So I don’t bury the lede: I’m moving to Portland, Oregon and will be living there, starting in August. I will be working remotely.
Why do we make big decisions, though: Aren’t they always both inchoate and complex? I’ve been in New York City since I was graduated from college. I had my first real job here and made my lifelong friends in New York City, too. I came to New York to be a playwright, then went for my MFA at Columbia for screenwriting and directing. I paid for college and grad school myself. I worked on films and was on the staff of several consumer magazines. Mostly, I was broke.
But New York—or to be specific, downtown Manhattan—allowed me to be whatever I wanted. I lived in the East Village and watched the area go from a seeming bomb site to something shiny, perhaps a bit plastic, but still vibrant. I’ve been here long enough to see local kids who once played in the streets, now rush off to work. I still think the East Village has an unkillable life force.
But I grew up moving around, and people should never forget that about me. I was born in Korea and spent my childhood in Japan; my father was a diplomat. I wasn’t Japanese, but I felt as though I was from there. We moved every few years in Japan, and so did my friends. Then my family moved to Brooklyn, where we lived on Second Street, off Prospect Park.
I learned how to ride an adult bike in Prospect Park. I had a sled and went down that hill kids still ride down when it snows. The carousel there is the first one I ever rode. The little blonde girl whose name I can’t remember who lived across the street is the first girl I really liked. She helped me sell popsicles on our stoop.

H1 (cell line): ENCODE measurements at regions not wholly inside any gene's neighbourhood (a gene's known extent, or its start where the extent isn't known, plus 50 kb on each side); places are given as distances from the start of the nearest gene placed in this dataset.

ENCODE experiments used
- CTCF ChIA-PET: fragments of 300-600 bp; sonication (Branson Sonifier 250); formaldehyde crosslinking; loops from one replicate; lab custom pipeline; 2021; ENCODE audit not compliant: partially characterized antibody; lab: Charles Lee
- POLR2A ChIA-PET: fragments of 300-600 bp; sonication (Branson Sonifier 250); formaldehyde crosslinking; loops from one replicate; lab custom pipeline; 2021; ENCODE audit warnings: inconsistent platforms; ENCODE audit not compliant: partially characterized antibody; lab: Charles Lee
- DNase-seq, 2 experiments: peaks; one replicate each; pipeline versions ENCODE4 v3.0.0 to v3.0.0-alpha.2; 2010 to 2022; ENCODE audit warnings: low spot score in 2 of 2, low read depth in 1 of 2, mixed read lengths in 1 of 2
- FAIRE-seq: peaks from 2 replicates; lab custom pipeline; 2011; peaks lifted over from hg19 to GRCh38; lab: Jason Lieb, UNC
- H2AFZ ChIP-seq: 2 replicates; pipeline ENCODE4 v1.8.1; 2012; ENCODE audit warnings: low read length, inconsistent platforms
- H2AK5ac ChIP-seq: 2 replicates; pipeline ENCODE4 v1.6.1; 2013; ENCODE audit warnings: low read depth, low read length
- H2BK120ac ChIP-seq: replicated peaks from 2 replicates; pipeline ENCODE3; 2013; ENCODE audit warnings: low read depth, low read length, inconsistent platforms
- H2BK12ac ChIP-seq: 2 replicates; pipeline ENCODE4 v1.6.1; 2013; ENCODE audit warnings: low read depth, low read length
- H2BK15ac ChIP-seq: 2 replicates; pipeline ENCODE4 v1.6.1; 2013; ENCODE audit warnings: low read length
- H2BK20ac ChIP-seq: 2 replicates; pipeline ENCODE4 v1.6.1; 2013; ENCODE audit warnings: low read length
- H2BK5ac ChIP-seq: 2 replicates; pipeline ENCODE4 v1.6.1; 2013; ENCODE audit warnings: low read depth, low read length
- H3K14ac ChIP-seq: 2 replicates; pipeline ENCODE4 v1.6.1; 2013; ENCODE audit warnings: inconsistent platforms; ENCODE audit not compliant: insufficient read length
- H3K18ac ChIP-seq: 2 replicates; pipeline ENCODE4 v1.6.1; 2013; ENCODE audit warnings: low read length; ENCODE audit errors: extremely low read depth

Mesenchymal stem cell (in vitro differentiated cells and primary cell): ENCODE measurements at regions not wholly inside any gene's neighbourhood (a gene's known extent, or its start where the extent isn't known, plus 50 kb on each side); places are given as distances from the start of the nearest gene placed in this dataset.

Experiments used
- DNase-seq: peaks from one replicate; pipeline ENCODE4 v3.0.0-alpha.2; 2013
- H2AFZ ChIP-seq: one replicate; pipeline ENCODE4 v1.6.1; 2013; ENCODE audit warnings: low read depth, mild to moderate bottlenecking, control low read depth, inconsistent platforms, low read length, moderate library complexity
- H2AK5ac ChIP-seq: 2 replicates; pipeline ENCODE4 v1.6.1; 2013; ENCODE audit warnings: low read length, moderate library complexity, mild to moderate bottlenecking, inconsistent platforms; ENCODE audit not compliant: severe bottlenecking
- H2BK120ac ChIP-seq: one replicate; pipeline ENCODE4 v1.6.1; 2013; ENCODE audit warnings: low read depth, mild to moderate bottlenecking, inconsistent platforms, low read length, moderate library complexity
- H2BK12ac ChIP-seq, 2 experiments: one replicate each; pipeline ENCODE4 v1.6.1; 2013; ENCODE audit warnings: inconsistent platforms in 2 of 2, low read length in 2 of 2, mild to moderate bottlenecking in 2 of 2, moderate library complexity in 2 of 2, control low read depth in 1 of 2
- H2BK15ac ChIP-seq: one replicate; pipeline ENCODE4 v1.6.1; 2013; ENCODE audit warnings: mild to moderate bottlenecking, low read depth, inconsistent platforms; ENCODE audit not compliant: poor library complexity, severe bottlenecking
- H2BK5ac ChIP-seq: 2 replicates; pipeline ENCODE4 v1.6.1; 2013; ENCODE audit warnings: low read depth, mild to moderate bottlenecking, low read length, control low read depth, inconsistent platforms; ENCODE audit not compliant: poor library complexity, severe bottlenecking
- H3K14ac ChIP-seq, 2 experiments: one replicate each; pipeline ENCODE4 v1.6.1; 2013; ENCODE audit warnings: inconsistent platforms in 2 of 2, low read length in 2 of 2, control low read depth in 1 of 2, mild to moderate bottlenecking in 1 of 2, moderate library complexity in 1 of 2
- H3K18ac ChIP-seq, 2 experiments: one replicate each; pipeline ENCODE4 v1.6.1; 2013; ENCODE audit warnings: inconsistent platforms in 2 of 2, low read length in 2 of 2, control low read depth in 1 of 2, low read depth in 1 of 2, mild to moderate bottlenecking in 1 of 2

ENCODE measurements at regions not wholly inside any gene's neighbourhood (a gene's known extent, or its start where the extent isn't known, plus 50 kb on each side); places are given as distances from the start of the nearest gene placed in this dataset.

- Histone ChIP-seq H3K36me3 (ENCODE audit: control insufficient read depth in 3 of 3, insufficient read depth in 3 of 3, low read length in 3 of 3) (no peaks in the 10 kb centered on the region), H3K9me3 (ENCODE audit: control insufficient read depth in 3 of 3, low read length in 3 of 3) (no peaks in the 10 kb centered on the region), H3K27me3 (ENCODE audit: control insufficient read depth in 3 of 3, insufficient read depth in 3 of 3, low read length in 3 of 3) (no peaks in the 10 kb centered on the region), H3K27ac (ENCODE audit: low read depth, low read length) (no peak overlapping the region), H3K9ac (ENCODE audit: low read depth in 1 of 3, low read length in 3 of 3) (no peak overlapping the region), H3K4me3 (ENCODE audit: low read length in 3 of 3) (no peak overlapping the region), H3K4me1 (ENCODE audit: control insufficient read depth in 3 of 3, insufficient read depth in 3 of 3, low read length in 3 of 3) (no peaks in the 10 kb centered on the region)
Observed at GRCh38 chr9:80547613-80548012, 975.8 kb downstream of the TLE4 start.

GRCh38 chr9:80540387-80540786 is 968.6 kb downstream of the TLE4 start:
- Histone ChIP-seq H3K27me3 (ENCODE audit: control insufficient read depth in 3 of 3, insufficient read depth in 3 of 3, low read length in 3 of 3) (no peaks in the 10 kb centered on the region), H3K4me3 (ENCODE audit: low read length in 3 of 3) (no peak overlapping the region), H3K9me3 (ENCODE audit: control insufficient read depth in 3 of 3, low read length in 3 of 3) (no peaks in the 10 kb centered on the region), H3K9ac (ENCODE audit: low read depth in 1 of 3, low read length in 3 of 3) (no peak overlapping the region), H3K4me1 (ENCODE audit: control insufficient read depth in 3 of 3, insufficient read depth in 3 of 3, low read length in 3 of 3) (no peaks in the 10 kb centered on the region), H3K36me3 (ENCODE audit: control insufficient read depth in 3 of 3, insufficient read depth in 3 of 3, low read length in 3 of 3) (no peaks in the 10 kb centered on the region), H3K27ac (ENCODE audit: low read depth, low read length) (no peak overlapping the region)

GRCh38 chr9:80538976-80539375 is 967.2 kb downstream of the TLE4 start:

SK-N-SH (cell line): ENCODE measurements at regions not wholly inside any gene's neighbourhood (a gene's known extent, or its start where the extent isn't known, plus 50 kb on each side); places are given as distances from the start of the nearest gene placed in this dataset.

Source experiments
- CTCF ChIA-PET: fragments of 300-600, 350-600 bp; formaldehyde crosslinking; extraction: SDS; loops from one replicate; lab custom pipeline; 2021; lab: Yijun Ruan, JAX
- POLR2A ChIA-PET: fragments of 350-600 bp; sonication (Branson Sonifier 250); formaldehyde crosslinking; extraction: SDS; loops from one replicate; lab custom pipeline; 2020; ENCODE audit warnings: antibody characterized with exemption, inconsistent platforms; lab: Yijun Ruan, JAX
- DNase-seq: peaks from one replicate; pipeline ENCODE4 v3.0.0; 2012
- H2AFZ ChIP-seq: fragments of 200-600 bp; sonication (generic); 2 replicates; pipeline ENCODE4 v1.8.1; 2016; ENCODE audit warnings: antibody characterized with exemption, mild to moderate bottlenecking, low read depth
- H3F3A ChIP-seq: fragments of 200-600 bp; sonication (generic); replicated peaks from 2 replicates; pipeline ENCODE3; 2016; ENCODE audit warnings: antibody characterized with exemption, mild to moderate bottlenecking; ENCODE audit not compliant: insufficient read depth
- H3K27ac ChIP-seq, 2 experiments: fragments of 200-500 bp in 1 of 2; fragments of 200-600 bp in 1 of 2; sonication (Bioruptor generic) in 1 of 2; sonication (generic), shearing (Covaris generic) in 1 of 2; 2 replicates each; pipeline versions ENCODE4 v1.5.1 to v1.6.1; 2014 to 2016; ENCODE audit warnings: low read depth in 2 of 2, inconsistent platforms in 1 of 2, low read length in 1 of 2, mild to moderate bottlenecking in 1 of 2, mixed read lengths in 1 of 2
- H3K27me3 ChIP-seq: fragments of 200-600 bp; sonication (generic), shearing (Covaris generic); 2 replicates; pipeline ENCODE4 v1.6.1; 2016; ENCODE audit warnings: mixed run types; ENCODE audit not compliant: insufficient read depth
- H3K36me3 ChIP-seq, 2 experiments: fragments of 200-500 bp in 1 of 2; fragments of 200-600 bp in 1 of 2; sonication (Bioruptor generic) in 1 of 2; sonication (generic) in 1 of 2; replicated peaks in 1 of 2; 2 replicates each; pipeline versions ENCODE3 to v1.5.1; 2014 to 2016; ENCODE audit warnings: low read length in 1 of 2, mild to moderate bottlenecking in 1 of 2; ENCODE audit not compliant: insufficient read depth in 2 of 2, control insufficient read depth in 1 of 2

We had the whole row house—even a library! —and in many ways, I still think of that building as my home. But then I moved again, to a small town in South Carolina to live with my grandparents, and then to Charleston where I was on Queen Street, near Logan after my parent’s divorce. Then to Ashley and Cannon, on to many dumpster-fire apartments in Boston. I also lived in some other places in-between—places that only sort of count, because I was there too briefly. I’ve moved at least 45 times my mother says, and I went to 18 different schools. New York was something of a relief after so much.
The point: I came here because I didn’t belong anywhere. New York is for people who don’t belong, and Manhattan is the Island of Misfit Toys. But I don’t really feel like a misfit anymore and I want to have a bigger place, a balcony that has a view of Mt. Hood, and a sunroom/office for work-writing and a tiny, windowed room for fiction writing. I also want a guest room and a bedroom where I can close the door and have no electronic screens at all.
Maybe I love New York too much. I can walk around and reel off trivia about many, most of the Manhattan blocks. If I’ve walked around with you and didn’t point out that that’s where seltzer water was invented, believe me in my head, I thought it. Portland won’t have that effect on me, and that will be a relief.
I’ll think of New York City often, probably like how I think of Charleston: When I’m feeling excitable and wanting to calm down, in my mind, I try to walk down Queen Street in Charleston, and I make myself remember every detail. Wasn’t there a tree there? What about that old house next to the grocery store that used to be called Burbage’s? I make myself remember every detail until I allow my mind to take another step. I’ll probably do that with Manhattan—after all, I’ve lived here longer than anywhere else.